Why Did Japan's Fiscal Condition Deteriorate Markedly in the 1990s?: Changes in the Political Environment and Fiscal Policy
By focusing on the changes that were taking place in the political environment the 1990s, this article tries to explain why Japan's fiscal condition deteriorated markedly during this decade. The analysis demonstrates that a substantial portion of the actual budget deficit can be understood as an appropriate reaction (tax smoothing) to the shocks that hit the economy during this period. However, it also suggests that the deficit was excessively large in comparison with the optimal level for tax smoothing, and that the deficit may have expanded due to noneconomic factors. A series of studies on the relationship between budget deficits and the political environment has shown that a shift to a coalition government and the weakening of a regime's political base may contribute to an increase in the budget deficit. A regression analysis examining the impact of political factors on Japan's "excess" budget deficit show that the cabinet's approval rating and the share of seats in the Lower House of the Diet (parliament) held by the Liberal Democratic Party (LDP) are significantly and negatively correlated with that "excess" deficit. These results suggest that the large deficit in the 1990s was partly due to the shift to a coalition government and the weakening of the LDP's power base.
If you experience problems downloading a file, check if you have the proper application to view it first. In case of further problems read the IDEAS help page. Note that these files are not on the IDEAS site. Please be patient as the files may be large.
As the access to this document is restricted, you may want to look for a different version under "Related research" (further below) or search for a different version of it.
Volume (Year): 33 (2005)
Issue (Month): 1 (March)
|Contact details of provider:|| Web page: http://mesharpe.metapress.com/link.asp?target=journal&id=110911|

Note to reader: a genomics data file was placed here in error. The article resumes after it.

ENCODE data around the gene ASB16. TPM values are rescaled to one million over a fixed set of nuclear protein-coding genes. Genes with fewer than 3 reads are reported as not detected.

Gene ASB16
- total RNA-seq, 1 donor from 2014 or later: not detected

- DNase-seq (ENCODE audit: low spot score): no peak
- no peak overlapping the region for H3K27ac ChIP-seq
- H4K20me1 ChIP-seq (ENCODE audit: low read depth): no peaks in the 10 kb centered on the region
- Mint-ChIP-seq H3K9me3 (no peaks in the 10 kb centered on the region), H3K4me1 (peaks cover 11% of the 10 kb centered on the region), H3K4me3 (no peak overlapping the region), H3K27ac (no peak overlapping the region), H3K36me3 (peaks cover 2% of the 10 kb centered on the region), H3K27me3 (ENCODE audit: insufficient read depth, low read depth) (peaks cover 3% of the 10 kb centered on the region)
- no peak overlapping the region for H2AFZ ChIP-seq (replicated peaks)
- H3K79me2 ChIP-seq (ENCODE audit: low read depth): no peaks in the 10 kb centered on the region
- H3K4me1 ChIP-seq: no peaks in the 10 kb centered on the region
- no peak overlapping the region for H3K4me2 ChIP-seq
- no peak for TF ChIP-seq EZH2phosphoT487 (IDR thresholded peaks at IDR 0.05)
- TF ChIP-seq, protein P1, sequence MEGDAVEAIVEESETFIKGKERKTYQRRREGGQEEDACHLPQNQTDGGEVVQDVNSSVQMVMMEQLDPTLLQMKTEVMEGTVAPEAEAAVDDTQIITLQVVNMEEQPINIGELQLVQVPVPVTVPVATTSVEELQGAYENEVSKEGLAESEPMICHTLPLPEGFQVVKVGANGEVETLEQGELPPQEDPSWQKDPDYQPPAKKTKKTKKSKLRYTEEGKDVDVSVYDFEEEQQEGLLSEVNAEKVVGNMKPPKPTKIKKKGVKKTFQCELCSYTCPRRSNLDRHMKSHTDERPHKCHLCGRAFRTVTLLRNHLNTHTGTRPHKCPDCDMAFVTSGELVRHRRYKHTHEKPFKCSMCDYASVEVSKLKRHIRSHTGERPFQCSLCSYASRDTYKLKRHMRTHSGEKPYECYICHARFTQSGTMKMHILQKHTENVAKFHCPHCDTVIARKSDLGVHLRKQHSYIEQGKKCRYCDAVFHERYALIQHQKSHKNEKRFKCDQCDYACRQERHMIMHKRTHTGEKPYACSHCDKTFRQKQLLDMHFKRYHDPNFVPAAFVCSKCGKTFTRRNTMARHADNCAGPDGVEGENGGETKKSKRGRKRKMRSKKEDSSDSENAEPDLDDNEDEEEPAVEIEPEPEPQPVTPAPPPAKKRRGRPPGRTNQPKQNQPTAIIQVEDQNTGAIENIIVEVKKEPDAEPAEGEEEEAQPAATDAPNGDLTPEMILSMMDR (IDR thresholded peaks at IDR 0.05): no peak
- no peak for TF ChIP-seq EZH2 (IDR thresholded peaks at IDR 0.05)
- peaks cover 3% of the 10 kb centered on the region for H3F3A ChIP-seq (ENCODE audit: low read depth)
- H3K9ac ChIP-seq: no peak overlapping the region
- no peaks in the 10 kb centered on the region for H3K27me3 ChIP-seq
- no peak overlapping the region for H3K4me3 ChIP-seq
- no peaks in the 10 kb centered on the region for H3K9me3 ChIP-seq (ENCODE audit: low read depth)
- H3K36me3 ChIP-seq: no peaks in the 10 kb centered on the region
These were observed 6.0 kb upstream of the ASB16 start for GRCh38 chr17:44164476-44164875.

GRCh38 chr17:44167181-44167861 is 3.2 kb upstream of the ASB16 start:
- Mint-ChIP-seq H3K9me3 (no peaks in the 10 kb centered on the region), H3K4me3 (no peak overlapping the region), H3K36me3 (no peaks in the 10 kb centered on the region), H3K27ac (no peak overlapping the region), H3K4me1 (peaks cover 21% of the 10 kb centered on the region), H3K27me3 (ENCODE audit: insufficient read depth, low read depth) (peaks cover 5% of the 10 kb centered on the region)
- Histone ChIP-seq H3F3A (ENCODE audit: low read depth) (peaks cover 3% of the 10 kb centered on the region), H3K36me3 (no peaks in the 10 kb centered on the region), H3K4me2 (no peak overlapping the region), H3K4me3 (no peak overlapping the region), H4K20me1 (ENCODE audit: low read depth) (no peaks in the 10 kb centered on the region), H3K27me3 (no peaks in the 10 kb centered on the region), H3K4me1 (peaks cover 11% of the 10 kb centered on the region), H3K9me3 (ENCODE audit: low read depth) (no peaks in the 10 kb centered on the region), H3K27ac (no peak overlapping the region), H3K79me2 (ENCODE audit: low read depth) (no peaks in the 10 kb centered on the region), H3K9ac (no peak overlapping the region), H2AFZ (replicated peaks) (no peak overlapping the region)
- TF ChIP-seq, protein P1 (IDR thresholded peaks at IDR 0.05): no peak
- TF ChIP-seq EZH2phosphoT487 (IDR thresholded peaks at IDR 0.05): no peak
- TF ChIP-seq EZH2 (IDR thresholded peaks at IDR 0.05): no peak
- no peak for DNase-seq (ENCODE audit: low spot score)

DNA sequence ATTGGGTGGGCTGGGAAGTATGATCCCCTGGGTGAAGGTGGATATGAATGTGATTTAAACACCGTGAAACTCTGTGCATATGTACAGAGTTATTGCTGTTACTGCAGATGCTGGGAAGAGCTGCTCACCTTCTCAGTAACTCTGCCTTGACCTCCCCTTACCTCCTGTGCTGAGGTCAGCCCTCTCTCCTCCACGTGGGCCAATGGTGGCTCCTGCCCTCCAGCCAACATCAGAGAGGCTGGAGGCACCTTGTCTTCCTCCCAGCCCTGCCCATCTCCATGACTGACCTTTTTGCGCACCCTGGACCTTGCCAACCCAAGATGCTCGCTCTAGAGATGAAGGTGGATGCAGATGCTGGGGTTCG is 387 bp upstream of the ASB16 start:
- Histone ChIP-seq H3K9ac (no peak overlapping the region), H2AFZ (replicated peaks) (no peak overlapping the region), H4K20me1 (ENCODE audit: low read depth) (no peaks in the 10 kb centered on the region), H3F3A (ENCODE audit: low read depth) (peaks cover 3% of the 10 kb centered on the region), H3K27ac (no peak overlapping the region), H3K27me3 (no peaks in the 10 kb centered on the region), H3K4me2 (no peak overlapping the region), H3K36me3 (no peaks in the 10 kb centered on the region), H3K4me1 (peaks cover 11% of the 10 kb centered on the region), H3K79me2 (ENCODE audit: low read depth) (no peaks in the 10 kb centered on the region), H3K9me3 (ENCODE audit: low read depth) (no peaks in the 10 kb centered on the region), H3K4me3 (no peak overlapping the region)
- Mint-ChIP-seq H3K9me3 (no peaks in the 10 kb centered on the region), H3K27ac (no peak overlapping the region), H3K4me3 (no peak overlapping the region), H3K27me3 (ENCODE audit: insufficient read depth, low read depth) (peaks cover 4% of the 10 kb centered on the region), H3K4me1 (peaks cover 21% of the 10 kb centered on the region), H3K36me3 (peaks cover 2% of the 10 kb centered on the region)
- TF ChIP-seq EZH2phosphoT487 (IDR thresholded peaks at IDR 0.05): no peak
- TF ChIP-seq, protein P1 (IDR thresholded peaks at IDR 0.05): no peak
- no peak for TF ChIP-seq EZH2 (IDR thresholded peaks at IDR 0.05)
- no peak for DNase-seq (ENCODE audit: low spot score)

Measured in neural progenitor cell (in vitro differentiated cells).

References listed on IDEAS
Please report citation or reference errors to , or , if you are the registered author of the cited work, log in to your RePEc Author Service profile, click on "citations" and make appropriate adjustments.:
- Barro, Robert J, 1979.
"On the Determination of the Public Debt,"
Journal of Political Economy,
University of Chicago Press, vol. 87(5), pages 940-971, October.
- Barro, Robert J., 1979. "On the Determination of the Public Debt," Scholarly Articles 3451400, Harvard University Department of Economics.
- Alberto Alesina & Guido Tabellini, 1990. "A Positive Theory of Fiscal Deficits and Government Debt," Review of Economic Studies, Oxford University Press, vol. 57(3), pages 403-414.
- Tabellini, Guido & Alesina, Alberto, 1990. "A Positive Theory of Fiscal Deficits and Government Debt," Scholarly Articles 3612769, Harvard University Department of Economics.
- Huang, Chao-Hsi & Lin, Kenneth S., 1993. "Deficits, government expenditures, and tax smoothing in the United States: 1929-1988," Journal of Monetary Economics, Elsevier, vol. 31(3), pages 317-339, June. Full references (including those not matched with items on IDEAS)
When requesting a correction, please mention this item's handle: RePEc:mes:jpneco:v:33:y:2005:i:1:p:6-22. See general information about how to correct material in RePEc.
For technical questions regarding this item, or to correct its authors, title, abstract, bibliographic or download information, contact: (Chris Nguyen)
If you have authored this item and are not yet registered with RePEc, we encourage you to do it here. This allows to link your profile to this item. It also allows you to accept potential citations to this item that we are uncertain about.
If references are entirely missing, you can add them using this form.
If the full references list an item that is present in RePEc, but the system did not link to it, you can help with this form.
If you know of missing items citing this one, you can help us creating those links by adding the relevant references in the same way as above, for each refering item. If you are a registered author of this item, you may also want to check the "citations" tab in your profile, as there may be some citations waiting for confirmation.
Please note that corrections may take a couple of weeks to filter through the various RePEc services.